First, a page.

Our core capabilities:
• Provide Religious Support
• Advise the command on the internal religious support needs and issues and the external effects of religion/culture on the mission.
The chaplain’s role can be summarized in this tripartite phrase: "Nurture the living, care for the wounded, and honor the dead." We accomplish this through site visitations (battlefield circulation), pastoral counseling, and individual and group worship experiences, performing religious rites, sacraments, ordinances and pastoral counseling for wounded soldiers, and conducting memorial services and providing grief and combat stress counseling for soldiers. As one of the commander’s personal staff officers, we advise the commander on matters pertaining to religion, morals, and morale as affected by religion.
Our core competencies:
• We provide for religious needs through a ministry of presence to soldiers within the command – battlefield circulation
• We provide counseling support to soldiers and families within the command. This is provided irrespective of religious beliefs or practices. It is available to anyone – soldiers, family members and DOD civilians in the area of operation.
• All have 100% confidentiality when speaking privately with a military Chaplain.
• We can also advise the Family Support Group in the unit and provide a channel of communication between the FSG and the command. At echelons above Battalion we provide resources, guidance and training to subordinate chaplains and Religious Affairs Specialists in order to enhance the mission capability of Unit Ministry Teams. We work as a team – one Chaplain and one RA Specialist.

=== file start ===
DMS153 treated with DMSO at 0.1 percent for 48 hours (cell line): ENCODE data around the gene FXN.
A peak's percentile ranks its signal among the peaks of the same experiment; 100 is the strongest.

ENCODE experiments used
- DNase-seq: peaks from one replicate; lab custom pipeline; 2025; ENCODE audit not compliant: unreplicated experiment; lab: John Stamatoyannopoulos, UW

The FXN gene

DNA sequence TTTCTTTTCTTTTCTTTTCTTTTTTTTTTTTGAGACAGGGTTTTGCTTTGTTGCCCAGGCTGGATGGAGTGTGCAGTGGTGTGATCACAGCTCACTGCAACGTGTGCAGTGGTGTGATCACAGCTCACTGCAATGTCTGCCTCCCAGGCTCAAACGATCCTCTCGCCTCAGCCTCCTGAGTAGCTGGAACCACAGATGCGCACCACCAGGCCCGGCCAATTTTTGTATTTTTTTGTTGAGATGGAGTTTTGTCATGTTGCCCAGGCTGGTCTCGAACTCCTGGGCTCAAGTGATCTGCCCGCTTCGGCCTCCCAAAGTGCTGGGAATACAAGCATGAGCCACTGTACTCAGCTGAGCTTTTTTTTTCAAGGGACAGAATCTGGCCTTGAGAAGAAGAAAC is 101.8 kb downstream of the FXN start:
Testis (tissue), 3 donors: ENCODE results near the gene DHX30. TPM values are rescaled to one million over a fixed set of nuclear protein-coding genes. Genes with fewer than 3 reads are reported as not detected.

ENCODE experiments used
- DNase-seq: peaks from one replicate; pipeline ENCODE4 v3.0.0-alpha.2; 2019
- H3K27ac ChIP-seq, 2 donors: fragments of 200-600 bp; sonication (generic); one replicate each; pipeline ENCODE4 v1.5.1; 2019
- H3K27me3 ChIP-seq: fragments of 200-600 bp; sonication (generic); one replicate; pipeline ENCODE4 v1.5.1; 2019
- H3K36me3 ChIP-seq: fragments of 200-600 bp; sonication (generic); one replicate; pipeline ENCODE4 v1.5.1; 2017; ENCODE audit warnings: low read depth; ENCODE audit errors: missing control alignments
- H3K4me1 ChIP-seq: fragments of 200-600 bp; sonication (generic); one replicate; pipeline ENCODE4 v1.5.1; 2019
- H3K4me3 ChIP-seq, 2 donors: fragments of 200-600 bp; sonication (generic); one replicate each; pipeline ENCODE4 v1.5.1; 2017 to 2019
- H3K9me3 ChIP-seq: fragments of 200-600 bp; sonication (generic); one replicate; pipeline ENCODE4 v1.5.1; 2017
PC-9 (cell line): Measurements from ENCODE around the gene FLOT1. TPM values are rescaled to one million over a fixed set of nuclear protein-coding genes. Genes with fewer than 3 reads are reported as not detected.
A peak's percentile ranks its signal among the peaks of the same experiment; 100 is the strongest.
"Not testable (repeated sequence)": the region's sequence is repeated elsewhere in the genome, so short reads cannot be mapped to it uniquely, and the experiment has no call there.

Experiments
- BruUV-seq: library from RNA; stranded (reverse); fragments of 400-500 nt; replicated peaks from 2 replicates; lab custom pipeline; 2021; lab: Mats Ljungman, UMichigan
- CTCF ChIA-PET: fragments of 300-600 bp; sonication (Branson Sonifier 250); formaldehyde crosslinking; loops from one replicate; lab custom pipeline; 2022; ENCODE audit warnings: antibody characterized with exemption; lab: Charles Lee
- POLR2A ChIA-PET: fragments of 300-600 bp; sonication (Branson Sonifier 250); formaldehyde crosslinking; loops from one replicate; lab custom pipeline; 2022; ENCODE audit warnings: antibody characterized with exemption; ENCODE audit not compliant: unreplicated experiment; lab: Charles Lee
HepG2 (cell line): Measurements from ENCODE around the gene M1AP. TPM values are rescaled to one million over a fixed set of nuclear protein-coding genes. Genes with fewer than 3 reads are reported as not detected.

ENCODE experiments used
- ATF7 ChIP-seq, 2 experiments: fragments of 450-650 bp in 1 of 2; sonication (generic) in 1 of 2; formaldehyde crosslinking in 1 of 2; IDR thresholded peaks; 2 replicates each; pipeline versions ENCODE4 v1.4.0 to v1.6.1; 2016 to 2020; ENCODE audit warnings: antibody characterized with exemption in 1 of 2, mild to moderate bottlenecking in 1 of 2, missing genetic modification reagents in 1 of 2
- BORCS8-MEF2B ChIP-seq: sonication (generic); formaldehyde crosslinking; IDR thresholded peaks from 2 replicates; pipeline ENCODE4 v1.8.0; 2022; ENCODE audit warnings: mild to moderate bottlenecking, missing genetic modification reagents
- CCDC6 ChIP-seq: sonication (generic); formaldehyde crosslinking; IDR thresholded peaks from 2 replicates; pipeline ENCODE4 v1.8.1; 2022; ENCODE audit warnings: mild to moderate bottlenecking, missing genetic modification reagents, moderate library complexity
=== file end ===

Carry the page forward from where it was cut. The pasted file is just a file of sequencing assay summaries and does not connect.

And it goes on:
• We manage the Unit Ministry Team assets within the command and coordinate the religious support resources and needs of all units within the command and exercises technical supervision over subordinate chaplains and Religious Affairs Specialists.
Bottom Line – if you need spiritual support or just need someone to talk or work through whatever is a challenge in your life call us. We are there to support you and your family.
Proverbs 31:28-29 (ESV), her children rise up and call her blessed; her husband also, and he praises her: “Many women have done excellently, but you surpass them all.”
THE NEED NEVER GOES AWAY
by Saman Rahman
“Mommy, you are a fairy,” I said. My mother laughed like tinkling bells. “I am serious, Mother. You know everything.” “My child, I try to answer as best as I can. When you grow older, you will not need me,” she said. “No, Mom, I will always need you. Nothing can change that,” I said. Her words echo in my heart as I look at the blue sky: “Dear daughter, nothing remains the same except the vast blue sky.” It has been ten years since I lost my fairy. Mom, you were wrong about one thing: I still need you. (https://www.rd.com/true-stories/inspiring/mothers-day-short-stories)
When we are young, we need our moms and dads. As we grow up, the “need” changes to “I want” to talk or spend time with my mom or dad. This is a natural progression of the child-adult relationship. While I no longer need to call my mom, I look forward to calling and talking with her.
As we nurture our children and equip him or her to move out of the house and live on their own, remaining connected throughout each phase is critical to their development and well-being regardless of one’s age. I encourage you to remain connected to your children regardless of their age or past circumstances so that your children develop an attitude of “I want to…” with you.
May the LORD bless you,
CH (LTC) Brett Charsky